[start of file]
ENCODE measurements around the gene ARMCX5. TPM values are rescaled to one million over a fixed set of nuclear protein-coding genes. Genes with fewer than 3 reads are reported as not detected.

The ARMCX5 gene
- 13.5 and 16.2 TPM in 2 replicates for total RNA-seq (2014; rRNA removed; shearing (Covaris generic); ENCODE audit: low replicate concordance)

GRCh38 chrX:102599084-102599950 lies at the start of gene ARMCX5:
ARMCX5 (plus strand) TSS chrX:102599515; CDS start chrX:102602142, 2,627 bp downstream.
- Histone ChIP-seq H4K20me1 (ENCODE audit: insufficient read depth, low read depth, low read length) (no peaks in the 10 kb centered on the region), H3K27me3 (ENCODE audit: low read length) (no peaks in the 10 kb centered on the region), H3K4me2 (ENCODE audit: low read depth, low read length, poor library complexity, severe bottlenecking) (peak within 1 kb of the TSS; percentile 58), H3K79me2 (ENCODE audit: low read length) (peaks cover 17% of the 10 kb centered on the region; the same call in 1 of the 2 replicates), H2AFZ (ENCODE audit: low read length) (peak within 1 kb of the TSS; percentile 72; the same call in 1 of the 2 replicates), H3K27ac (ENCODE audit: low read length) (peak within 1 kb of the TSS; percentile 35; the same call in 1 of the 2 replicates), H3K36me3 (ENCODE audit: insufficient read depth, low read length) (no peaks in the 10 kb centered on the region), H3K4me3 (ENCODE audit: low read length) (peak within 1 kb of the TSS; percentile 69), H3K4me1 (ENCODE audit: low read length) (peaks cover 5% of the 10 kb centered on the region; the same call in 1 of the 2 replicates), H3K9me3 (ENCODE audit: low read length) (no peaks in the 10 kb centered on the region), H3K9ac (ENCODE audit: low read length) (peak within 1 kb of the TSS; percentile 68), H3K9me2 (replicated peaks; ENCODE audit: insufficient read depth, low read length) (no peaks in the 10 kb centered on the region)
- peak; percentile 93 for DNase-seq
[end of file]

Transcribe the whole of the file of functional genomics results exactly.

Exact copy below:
ENCODE measurements around the gene ARMCX5. TPM values are rescaled to one million over a fixed set of nuclear protein-coding genes. Genes with fewer than 3 reads are reported as not detected.

The ARMCX5 gene
- 13.5 and 16.2 TPM in 2 replicates for total RNA-seq (2014; rRNA removed; shearing (Covaris generic); ENCODE audit: low replicate concordance)

GRCh38 chrX:102599084-102599950 lies at the start of gene ARMCX5:
ARMCX5 (plus strand) TSS chrX:102599515; CDS start chrX:102602142, 2,627 bp downstream.
- Histone ChIP-seq H4K20me1 (ENCODE audit: insufficient read depth, low read depth, low read length) (no peaks in the 10 kb centered on the region), H3K27me3 (ENCODE audit: low read length) (no peaks in the 10 kb centered on the region), H3K4me2 (ENCODE audit: low read depth, low read length, poor library complexity, severe bottlenecking) (peak within 1 kb of the TSS; percentile 58), H3K79me2 (ENCODE audit: low read length) (peaks cover 17% of the 10 kb centered on the region; the same call in 1 of the 2 replicates), H2AFZ (ENCODE audit: low read length) (peak within 1 kb of the TSS; percentile 72; the same call in 1 of the 2 replicates), H3K27ac (ENCODE audit: low read length) (peak within 1 kb of the TSS; percentile 35; the same call in 1 of the 2 replicates), H3K36me3 (ENCODE audit: insufficient read depth, low read length) (no peaks in the 10 kb centered on the region), H3K4me3 (ENCODE audit: low read length) (peak within 1 kb of the TSS; percentile 69), H3K4me1 (ENCODE audit: low read length) (peaks cover 5% of the 10 kb centered on the region; the same call in 1 of the 2 replicates), H3K9me3 (ENCODE audit: low read length) (no peaks in the 10 kb centered on the region), H3K9ac (ENCODE audit: low read length) (peak within 1 kb of the TSS; percentile 68), H3K9me2 (replicated peaks; ENCODE audit: insufficient read depth, low read length) (no peaks in the 10 kb centered on the region)
- peak; percentile 93 for DNase-seq